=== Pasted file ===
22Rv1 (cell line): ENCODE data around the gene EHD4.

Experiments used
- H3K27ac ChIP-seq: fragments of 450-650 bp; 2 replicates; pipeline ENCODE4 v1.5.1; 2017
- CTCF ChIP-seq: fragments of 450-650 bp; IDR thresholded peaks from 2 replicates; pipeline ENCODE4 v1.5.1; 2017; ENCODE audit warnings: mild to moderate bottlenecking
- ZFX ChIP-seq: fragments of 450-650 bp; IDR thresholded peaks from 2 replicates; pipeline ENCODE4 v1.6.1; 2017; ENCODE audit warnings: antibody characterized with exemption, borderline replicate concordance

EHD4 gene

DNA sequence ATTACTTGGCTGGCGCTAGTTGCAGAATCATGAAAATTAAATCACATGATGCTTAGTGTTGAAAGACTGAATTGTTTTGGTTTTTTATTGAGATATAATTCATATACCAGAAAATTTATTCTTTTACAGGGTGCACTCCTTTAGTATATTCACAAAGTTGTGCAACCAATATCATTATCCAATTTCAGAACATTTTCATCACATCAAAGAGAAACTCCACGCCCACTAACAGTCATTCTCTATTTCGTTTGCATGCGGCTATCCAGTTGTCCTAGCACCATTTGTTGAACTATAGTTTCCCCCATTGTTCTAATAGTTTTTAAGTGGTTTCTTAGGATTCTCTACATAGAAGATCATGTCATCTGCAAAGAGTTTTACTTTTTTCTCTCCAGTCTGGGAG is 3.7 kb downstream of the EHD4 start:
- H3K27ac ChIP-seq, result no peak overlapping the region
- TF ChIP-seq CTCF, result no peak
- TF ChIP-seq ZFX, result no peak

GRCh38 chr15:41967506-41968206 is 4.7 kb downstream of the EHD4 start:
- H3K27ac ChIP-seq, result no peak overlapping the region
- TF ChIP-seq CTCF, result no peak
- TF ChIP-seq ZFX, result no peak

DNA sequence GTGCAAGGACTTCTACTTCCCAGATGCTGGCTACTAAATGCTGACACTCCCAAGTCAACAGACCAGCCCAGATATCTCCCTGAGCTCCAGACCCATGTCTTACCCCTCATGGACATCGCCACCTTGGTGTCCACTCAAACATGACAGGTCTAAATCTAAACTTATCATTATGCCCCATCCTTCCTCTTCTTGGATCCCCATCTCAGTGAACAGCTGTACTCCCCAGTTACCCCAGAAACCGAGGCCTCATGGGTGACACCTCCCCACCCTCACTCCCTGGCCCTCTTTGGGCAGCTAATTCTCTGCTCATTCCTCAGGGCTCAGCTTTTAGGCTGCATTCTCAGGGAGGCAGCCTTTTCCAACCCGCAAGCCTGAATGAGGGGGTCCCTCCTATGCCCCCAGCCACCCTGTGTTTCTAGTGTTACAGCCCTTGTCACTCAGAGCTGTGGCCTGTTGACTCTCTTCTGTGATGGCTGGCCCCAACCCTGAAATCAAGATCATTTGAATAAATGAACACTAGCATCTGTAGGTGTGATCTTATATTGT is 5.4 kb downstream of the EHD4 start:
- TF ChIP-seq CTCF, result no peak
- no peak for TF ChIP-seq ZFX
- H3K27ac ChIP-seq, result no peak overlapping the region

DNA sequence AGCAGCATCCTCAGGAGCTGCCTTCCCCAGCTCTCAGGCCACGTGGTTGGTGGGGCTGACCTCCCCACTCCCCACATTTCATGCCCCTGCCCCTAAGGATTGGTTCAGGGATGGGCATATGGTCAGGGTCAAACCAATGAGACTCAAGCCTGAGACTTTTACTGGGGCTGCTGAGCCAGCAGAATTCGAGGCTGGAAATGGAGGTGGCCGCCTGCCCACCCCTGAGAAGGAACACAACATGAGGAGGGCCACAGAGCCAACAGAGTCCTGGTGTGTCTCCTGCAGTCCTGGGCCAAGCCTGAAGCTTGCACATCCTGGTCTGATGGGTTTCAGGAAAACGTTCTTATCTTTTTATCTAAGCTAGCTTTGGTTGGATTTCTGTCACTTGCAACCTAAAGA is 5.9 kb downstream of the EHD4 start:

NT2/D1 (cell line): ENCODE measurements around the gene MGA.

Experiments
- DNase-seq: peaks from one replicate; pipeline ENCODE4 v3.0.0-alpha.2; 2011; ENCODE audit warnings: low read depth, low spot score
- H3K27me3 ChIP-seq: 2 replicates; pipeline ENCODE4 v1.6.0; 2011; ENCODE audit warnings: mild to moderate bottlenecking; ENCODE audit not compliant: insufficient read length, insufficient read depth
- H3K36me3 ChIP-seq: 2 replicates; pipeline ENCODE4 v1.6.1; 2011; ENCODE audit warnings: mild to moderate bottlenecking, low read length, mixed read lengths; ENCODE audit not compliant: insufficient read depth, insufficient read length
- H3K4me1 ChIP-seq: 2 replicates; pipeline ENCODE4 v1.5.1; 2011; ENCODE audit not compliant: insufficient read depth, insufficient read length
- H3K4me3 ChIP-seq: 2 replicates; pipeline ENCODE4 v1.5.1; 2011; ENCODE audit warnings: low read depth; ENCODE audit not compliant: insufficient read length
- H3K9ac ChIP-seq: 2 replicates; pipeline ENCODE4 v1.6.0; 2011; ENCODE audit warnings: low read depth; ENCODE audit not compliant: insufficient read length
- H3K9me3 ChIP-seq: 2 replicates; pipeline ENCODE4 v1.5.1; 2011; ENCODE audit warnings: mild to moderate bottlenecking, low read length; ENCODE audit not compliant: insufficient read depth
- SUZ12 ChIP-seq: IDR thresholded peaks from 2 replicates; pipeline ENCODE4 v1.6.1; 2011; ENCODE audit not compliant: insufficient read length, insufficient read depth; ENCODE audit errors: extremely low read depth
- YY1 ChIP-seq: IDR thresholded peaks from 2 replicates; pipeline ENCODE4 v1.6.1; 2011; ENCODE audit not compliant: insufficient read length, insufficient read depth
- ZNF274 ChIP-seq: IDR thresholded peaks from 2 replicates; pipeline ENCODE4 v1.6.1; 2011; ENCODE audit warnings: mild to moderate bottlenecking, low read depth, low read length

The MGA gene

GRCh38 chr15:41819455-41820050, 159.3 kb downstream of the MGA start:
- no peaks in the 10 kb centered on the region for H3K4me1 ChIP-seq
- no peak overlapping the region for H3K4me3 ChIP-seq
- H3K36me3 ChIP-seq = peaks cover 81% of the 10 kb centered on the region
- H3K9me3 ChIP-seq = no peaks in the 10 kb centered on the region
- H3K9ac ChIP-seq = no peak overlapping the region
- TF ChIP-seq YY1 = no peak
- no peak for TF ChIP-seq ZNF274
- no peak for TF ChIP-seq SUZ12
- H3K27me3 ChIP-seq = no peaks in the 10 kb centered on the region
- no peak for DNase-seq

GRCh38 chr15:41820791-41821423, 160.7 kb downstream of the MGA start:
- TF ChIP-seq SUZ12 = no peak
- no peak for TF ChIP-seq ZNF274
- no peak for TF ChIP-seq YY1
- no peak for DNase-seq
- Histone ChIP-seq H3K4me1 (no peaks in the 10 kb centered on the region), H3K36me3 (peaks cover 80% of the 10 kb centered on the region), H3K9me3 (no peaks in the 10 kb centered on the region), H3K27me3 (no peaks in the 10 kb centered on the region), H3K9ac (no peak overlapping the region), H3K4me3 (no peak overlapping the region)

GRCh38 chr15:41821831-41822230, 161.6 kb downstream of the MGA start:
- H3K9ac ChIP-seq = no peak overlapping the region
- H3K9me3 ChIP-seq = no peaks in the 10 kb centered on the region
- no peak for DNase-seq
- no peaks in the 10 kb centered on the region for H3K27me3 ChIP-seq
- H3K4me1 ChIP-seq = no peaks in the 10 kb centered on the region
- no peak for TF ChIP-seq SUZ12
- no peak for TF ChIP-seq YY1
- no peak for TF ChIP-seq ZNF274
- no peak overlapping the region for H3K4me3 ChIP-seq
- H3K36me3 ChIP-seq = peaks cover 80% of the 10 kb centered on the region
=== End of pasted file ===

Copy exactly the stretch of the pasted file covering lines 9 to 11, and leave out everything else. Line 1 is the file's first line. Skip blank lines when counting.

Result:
- TF ChIP-seq CTCF, result no peak
- TF ChIP-seq ZFX, result no peak

GRCh38 chr15:41967506-41968206 is 4.7 kb downstream of the EHD4 start: